A BMRF1 mutant lacking the nuclear localization signal (NLS) does not support nuclear transport of the BALF5 DNA polymerase catalytic subunit. (A) Functional domains of BMRF1 protein. BMRF1 protein, consisting of 404 amino acids, has an NLS in its C terminus (amino acids 372 to 404). A BMRF1 mutant lacking the C-terminal 90 amino acids (aa 1 to 317; BMRF1ΔC) is indicated. (B) Subcellular localization of BMRF1ΔC. HeLa cells were transfected with pcDNA-BMRF1ΔC, fixed at 24 h posttransfection, immunostained with anti-BMRF1 (red), and examined by laser-scanning confocal microscopy. Nuclei were stained with DAPI (blue). (C) Physical interaction between BALF5 and BMRF1ΔC. HEK293T cells were transfected with pcDNA-FLAG-BALF5 alone or both pcDNA-FLAG-BALF5 and pcDNA-BMRF1ΔC. Cells were harvested at 24 h posttransfection, and immunoprecipitation (IP) analysis was carried out, as described in Materials and Methods. The antibodies used for IP and subsequent immunoblot (IB) analysis are indicated. (D) Subcellular localization of BALF5 in the presence of BMRF1ΔC. HeLa cells were transfected with pcDNA-FLAG-BALF5 and pcDNA-BMRF1ΔC, fixed at 24 h posttransfection, immunostained with anti-FLAG (green) and anti-BMRF1 (red), and examined by laser-scanning confocal microscopy. Nuclei were stained with DAPI (blue). The right panels are merged images.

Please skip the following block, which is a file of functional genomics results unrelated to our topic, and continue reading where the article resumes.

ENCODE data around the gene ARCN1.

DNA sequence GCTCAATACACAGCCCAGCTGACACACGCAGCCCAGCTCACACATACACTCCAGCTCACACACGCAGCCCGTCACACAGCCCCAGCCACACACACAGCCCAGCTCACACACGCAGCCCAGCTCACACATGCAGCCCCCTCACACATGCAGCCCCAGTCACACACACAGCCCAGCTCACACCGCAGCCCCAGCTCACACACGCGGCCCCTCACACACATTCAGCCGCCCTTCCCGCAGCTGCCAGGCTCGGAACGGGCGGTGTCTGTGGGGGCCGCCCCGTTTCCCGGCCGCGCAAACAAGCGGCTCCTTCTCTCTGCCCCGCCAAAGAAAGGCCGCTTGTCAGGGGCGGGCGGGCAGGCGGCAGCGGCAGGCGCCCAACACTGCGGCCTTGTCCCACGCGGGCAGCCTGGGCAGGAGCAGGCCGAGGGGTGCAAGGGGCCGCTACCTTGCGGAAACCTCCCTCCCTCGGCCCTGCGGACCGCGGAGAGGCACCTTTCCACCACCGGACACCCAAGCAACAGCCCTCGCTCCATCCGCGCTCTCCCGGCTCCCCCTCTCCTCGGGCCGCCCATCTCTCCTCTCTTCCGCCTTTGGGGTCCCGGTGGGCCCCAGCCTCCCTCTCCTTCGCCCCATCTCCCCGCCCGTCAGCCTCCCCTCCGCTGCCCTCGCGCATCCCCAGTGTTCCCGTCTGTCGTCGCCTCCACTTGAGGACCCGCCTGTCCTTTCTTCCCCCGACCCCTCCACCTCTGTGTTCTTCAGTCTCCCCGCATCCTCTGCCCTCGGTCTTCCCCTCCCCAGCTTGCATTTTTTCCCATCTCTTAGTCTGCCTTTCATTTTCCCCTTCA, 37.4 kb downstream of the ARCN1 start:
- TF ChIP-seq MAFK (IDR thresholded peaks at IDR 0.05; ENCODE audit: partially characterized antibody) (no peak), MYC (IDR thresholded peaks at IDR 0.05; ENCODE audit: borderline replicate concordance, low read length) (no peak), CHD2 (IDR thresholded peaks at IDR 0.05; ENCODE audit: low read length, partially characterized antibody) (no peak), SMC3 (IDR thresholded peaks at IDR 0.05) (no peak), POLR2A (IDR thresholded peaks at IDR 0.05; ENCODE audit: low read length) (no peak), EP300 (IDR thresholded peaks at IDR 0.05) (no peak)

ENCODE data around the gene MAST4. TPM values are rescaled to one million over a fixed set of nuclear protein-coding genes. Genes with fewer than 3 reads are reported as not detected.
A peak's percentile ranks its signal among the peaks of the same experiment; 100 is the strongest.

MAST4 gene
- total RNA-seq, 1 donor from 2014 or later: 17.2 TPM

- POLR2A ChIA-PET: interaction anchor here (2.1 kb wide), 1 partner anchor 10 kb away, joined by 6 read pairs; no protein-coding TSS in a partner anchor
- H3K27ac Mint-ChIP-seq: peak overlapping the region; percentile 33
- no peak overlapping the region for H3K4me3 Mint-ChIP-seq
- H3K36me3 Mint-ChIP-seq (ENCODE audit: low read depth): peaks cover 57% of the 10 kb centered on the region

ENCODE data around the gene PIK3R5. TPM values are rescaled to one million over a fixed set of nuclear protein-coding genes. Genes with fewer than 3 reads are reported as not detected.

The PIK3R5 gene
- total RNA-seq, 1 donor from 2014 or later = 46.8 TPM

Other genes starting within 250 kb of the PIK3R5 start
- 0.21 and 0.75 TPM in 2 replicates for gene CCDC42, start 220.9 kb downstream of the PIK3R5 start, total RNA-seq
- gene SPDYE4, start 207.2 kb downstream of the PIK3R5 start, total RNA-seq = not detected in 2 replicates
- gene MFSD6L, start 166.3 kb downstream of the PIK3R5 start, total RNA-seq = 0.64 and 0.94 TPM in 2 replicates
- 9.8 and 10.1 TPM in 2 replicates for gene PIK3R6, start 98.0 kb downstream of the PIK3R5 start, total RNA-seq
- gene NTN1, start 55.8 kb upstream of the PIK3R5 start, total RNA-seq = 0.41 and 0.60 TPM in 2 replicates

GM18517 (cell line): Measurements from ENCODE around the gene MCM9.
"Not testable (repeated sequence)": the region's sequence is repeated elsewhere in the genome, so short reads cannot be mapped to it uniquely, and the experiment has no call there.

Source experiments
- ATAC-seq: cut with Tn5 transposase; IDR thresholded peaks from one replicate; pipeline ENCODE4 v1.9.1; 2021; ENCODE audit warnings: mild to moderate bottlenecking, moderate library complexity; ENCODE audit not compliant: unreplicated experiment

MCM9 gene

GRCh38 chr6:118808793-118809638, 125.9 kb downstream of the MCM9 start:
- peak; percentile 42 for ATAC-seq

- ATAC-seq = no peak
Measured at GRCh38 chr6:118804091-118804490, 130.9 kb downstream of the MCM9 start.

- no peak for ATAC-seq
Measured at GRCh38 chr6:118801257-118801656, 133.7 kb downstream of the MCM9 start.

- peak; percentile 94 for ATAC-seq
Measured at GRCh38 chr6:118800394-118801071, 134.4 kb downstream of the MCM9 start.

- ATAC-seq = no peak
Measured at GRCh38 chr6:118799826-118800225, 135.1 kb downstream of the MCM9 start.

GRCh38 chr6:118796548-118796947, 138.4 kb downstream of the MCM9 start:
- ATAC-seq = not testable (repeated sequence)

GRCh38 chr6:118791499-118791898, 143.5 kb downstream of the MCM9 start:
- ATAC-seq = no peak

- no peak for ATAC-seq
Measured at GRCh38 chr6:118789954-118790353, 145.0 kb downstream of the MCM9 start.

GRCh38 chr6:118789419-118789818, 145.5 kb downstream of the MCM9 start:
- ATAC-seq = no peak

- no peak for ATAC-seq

Fig 3
Fig 3